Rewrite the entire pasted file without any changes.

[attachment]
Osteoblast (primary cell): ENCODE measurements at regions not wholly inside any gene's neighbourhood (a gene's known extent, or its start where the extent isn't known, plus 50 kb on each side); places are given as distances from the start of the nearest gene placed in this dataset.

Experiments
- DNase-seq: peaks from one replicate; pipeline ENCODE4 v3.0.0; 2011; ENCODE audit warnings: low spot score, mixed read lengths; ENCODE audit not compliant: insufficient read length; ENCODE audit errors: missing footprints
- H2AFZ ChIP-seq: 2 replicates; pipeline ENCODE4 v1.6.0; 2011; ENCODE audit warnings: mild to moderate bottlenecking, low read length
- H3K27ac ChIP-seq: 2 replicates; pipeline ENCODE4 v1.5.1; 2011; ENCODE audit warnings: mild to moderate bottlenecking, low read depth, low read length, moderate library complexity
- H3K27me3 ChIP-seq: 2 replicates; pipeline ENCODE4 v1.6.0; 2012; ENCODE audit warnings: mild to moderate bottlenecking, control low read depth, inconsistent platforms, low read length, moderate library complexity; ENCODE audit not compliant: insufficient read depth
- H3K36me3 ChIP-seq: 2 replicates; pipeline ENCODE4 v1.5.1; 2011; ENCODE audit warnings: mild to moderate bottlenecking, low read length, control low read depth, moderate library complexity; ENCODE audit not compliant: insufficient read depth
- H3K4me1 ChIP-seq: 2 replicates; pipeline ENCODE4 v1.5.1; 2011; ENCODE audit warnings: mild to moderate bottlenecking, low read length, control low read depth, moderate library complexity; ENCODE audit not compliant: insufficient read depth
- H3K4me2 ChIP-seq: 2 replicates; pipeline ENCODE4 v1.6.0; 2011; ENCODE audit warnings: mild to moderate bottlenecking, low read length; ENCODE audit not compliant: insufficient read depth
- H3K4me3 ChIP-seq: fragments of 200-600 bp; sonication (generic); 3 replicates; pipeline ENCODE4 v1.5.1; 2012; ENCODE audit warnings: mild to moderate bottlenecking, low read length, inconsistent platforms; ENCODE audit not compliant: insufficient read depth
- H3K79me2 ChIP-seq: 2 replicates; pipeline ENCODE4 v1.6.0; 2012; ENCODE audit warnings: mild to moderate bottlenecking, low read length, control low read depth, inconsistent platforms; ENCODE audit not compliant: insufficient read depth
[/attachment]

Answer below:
Osteoblast (primary cell): ENCODE measurements at regions not wholly inside any gene's neighbourhood (a gene's known extent, or its start where the extent isn't known, plus 50 kb on each side); places are given as distances from the start of the nearest gene placed in this dataset.

Experiments
- DNase-seq: peaks from one replicate; pipeline ENCODE4 v3.0.0; 2011; ENCODE audit warnings: low spot score, mixed read lengths; ENCODE audit not compliant: insufficient read length; ENCODE audit errors: missing footprints
- H2AFZ ChIP-seq: 2 replicates; pipeline ENCODE4 v1.6.0; 2011; ENCODE audit warnings: mild to moderate bottlenecking, low read length
- H3K27ac ChIP-seq: 2 replicates; pipeline ENCODE4 v1.5.1; 2011; ENCODE audit warnings: mild to moderate bottlenecking, low read depth, low read length, moderate library complexity
- H3K27me3 ChIP-seq: 2 replicates; pipeline ENCODE4 v1.6.0; 2012; ENCODE audit warnings: mild to moderate bottlenecking, control low read depth, inconsistent platforms, low read length, moderate library complexity; ENCODE audit not compliant: insufficient read depth
- H3K36me3 ChIP-seq: 2 replicates; pipeline ENCODE4 v1.5.1; 2011; ENCODE audit warnings: mild to moderate bottlenecking, low read length, control low read depth, moderate library complexity; ENCODE audit not compliant: insufficient read depth
- H3K4me1 ChIP-seq: 2 replicates; pipeline ENCODE4 v1.5.1; 2011; ENCODE audit warnings: mild to moderate bottlenecking, low read length, control low read depth, moderate library complexity; ENCODE audit not compliant: insufficient read depth
- H3K4me2 ChIP-seq: 2 replicates; pipeline ENCODE4 v1.6.0; 2011; ENCODE audit warnings: mild to moderate bottlenecking, low read length; ENCODE audit not compliant: insufficient read depth
- H3K4me3 ChIP-seq: fragments of 200-600 bp; sonication (generic); 3 replicates; pipeline ENCODE4 v1.5.1; 2012; ENCODE audit warnings: mild to moderate bottlenecking, low read length, inconsistent platforms; ENCODE audit not compliant: insufficient read depth
- H3K79me2 ChIP-seq: 2 replicates; pipeline ENCODE4 v1.6.0; 2012; ENCODE audit warnings: mild to moderate bottlenecking, low read length, control low read depth, inconsistent platforms; ENCODE audit not compliant: insufficient read depth